A local rule of law, established by decisions of the state
court, which, on an issue of bona fide
notice for value, rests the burden of proof upon him who attacks
the legal title and asserts a superior equity, must be followed by
the federal court in a suit to quiet title brought by the legal
owner of record. P. 308 U. S.
This is not a matter of practice in courts of equity, but a
matter of substantial right -- a valuable assurance in favor of the
100 F.2d 294; 101 id.
Certiorari, 307 U.S. 617, to review the affirmance of a decree
of the District Court in favor of the respondents in a suit by the
petitioner to quiet its title to a piece of land.
Page 308 U. S. 209
MR. JUSTICE McREYNOLDS delivered the opinion of the Court.
This cause is here in order that we may decide whether the
Circuit Court of Appeals wrongly declined to follow the rule of the
Texas courts prescribing how and by whom the facts should be shown
where one party to a contest concerning ownership of land claims
the legal title as bona fide
purchaser. We have considered
that point only, and conclude the ruling below was error. In
consequence, the challenged judgment must be reversed. The cause
will be remanded for final determination upon the entire record
consistent with this opinion.
Prior to 1899, Louisa Rogers owned a rectangular tract of land
-- 320 acres -- in Gregg County, Texas. In February of that year,
her heirs -- J. F. Rogers and his three brothers -- divided this by
deeds, duly executed and recorded. One of these conveyed to J. F.
Rogers sixty-eight acres out of the northwest portion of the tract,
described by metes and bounds. The north line was said to begin at
a specified point and to run thence west 440 yards to "Wiley Davis
N.E. corner." There, the boundary turns south and runs for eight
hundred and eighty yards, thence east, &c. Measured on the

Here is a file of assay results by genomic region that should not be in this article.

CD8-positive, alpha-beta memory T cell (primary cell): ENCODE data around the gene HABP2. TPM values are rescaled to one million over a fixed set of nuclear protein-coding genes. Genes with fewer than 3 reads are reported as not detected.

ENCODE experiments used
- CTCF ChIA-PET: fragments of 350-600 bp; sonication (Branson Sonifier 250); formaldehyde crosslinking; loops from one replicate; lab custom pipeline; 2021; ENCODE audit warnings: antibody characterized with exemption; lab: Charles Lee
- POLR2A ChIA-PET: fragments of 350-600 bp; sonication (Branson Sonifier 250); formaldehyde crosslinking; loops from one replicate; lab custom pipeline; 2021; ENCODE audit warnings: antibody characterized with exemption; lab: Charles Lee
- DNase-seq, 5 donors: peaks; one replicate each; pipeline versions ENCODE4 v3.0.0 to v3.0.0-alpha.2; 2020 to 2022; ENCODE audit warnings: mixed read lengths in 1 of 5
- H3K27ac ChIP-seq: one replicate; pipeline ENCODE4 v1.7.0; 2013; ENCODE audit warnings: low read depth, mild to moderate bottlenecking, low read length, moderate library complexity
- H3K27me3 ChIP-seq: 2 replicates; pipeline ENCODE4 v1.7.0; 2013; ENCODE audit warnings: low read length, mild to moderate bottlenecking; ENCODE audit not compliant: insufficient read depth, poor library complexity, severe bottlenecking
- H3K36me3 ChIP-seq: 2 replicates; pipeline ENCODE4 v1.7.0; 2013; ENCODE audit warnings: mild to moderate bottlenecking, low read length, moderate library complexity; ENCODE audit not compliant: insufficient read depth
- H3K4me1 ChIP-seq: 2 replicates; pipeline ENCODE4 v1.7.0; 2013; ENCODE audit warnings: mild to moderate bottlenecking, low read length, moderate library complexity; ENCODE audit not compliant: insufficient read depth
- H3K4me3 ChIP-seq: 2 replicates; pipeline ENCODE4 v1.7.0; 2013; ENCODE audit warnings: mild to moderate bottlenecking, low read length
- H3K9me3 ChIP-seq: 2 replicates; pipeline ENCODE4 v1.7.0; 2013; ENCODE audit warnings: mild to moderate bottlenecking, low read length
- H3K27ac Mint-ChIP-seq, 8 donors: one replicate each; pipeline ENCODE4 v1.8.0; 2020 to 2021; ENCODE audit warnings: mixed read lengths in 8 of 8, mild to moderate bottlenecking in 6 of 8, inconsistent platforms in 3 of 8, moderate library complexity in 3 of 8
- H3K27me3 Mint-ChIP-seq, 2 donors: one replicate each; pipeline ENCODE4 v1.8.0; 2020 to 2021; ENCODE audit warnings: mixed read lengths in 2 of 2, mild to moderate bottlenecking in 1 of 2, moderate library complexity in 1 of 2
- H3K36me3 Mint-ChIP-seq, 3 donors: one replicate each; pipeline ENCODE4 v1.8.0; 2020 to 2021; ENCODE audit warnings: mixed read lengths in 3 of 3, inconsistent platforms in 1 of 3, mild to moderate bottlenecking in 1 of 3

ground, 440 yards ends sixty-six feet east of Davis' corner. This
discrepancy gave occasion for the present controversy over the
sixty-six foot strip lying between a south line from Davis' corner
and a parallel one sixty-six feet to the east. The interest
asserted by respondents rests upon the theory that, by intention,
this was left undivided.
Page 308 U. S. 210
In 1930, J. F. Rogers' heirs granted an oil and gas lease to all
land described in the 1899 deed to him. By assignments and
succession, petitioner Oil Company became owner of this. The
conveyances were duly recorded.
In 1934, respondent Dunlap obtained from the three brothers of
J. F. Rogers and his heirs a lease of the major part of the
sixty-six foot strip above described. Title to this is the subject
of the present controversy.
Claiming that the land described in the Dunlap lease of 1934 was
within the boundaries of its earlier one (1930), petitioner filed
an original bill in the United States District Court to remove the
cloud. Dunlap and the Rogers appeared and denied the material
allegations. A cross-bill set up their recorded deed and alleged
that the call in the 1899 deed to J. F. Rogers for "Davis'
northeast corner" was inserted through inadvertence and mistake;
that the distance call controlled; that the purpose of the parties
was to establish the western terminus of the north line sixty-six
feet east of Davis' corner, and leave a strip on the west in common
Petitioner denied the allegations of the cross-bill and asserted
that it and its predecessors were purchasers of the recorded legal
title for value in good faith and without notice of mistake.
The District Court ruled in favor of Dunlap. The Circuit Court
of Appeals affirmed. 100 F.2d 294, 101 F.2d 314, 315.
In the latter court, petitioner maintained that, under the
established Texas rule, on an issue of bona fide
for value without notice, the burden of proof is upon him who
attacks the legal title and asserts a superior equity. It cited
White v. Hix,
104 S.W.2d 136, 139, 140, *
that Erie Railroad Co. v. Tompkins, 304 U. S.
, required observance of the local rule.
Page 308 U. S. 211